Although each of the variables related to the motion of the storm is statistically significant at three or more time intervals, USM, CSM, and VSM are the least significant of 10 ten variables in the regressions. This is a result of the consistent movement of most storms to the west-northwest at 4–5 m s−1. The regression coefficients for these three variables are negative. This reflects the fact that faster motion is often in conjunction with increased vertical shear of the horizontal wind and is associated with decreases in the maximum sustained wind speed. The negative coefficients with USM and VSM are also related to movement toward colder SSTs.

The amount of the variance explained by the final regression equation for each time interval is also presented in Table 4 in terms of the r2. The variance explained increases from 48% at 12 h to 63% at 72 h. These percentages are higher than those achieved by DeMaria and Kaplan (1994b) during the development of the SHIPS model with synoptic predictors for the Atlantic Ocean. There are both physical and procedural reasons for the higher percentages in Table 4. As stated earlier, many tropical cyclones over the eastern North Pacific Ocean exhibit patterns of intensity and of motion that are very close to the long-term climatological means. Thus, the geographical variables, LAT and LONG, the intensity variables, VMX and DVMX, and the climatological surrogate variable, JDATE, are able to explain a high percentage of the variance. The maximum sustained wind speeds in the best track file are mostly the results of analyses of satellite images using the Dvorak (1984) technique, which is designed to produce temporally consistent estimates of intensity and intensity change. The increase in explained variance over increased time intervals was also found by DeMaria and Kaplan (1994b) and may be partially due to the reporting of maximum sustained wind speeds in increments of 2.6 m s−1 (5 kt). The use of these increments may have a greater impact on the ability to explain the variance at shorter time intervals when the changes in the maximum sustained wind speeds are generally less.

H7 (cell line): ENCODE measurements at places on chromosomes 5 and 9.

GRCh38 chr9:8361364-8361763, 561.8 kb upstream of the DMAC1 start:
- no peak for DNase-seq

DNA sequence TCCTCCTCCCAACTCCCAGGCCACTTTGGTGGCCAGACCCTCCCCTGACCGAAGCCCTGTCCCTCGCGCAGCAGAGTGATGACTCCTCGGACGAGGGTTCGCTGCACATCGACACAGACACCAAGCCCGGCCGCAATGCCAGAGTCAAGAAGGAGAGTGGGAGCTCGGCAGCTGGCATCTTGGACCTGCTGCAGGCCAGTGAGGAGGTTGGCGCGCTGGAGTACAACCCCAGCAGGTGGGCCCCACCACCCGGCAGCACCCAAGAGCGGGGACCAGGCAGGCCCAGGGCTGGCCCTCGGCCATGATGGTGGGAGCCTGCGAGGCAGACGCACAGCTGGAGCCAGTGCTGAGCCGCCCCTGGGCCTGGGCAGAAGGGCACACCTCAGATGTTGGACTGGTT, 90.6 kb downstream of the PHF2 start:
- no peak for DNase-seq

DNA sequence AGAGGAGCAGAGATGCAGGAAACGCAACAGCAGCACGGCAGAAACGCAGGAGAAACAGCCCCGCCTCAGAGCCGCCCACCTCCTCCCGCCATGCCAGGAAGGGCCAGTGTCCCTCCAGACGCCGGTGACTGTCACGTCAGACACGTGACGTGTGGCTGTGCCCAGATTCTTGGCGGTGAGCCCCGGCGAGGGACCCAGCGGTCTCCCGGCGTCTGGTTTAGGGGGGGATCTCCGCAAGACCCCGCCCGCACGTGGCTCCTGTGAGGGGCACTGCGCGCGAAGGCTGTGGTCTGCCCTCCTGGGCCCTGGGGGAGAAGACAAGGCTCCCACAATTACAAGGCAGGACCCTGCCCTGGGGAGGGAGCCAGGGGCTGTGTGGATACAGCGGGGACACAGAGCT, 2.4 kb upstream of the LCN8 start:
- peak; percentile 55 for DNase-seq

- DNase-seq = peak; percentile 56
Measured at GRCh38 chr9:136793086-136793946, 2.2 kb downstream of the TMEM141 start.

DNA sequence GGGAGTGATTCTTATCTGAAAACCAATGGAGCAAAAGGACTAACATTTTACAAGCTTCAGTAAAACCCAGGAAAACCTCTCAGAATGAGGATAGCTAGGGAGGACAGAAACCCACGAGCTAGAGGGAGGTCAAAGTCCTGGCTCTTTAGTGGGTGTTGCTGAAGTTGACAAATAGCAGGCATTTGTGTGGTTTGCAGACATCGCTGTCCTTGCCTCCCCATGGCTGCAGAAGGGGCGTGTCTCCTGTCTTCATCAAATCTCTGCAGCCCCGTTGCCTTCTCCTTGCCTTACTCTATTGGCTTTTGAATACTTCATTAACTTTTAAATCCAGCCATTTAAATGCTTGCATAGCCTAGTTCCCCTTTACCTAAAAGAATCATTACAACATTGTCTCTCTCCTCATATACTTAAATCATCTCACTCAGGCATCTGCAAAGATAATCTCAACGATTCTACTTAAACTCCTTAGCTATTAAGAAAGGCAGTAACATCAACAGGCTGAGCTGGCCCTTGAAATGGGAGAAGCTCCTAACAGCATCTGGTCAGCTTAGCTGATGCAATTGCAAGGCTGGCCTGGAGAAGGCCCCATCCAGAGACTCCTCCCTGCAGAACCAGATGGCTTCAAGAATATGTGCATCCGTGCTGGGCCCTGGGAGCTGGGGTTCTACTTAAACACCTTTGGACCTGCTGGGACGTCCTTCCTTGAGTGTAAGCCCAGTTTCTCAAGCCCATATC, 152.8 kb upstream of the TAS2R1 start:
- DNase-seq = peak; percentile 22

The normalized regression coefficients for the regression for the period from 1982 through 1987 are presented in Table 5. If the coefficients in Table 5 were the same as those for the period from 1988 through 1993, then it would be possible to state confidently that the regressions produced robust statistical relationships valid over the longer term. There are distinct similarities between the two sets of coefficients. LAT, VMX, DVMX, and JDATE are significant variables in both sets of equations. LAT was again the most significant variable when all six regressions were considered for the years from 1982 through 1987. DVMX was the most significant variable at shorter intervals, although at 12 and 24 h the coefficients were smaller than for the period from 1988 through 1993. The variables related to the movement of the tropical cyclone, CSM, USM, and VSM are the least significant variables in Tables 4 and 5. However, there are some significant differences between the two sets of coefficients. In Table 5 it can be seen that DTL is more significant than LONG at all time periods and that POT is more significant than it was for the period from 1988 through 1993. These differences may reflect changes in the atmospheric patterns over the eastern North Pacific or they may be related to changes in the analyses that may have occurred when the responsibility for this region was shifted from the Eastern Pacific Hurricane Center to the NHC.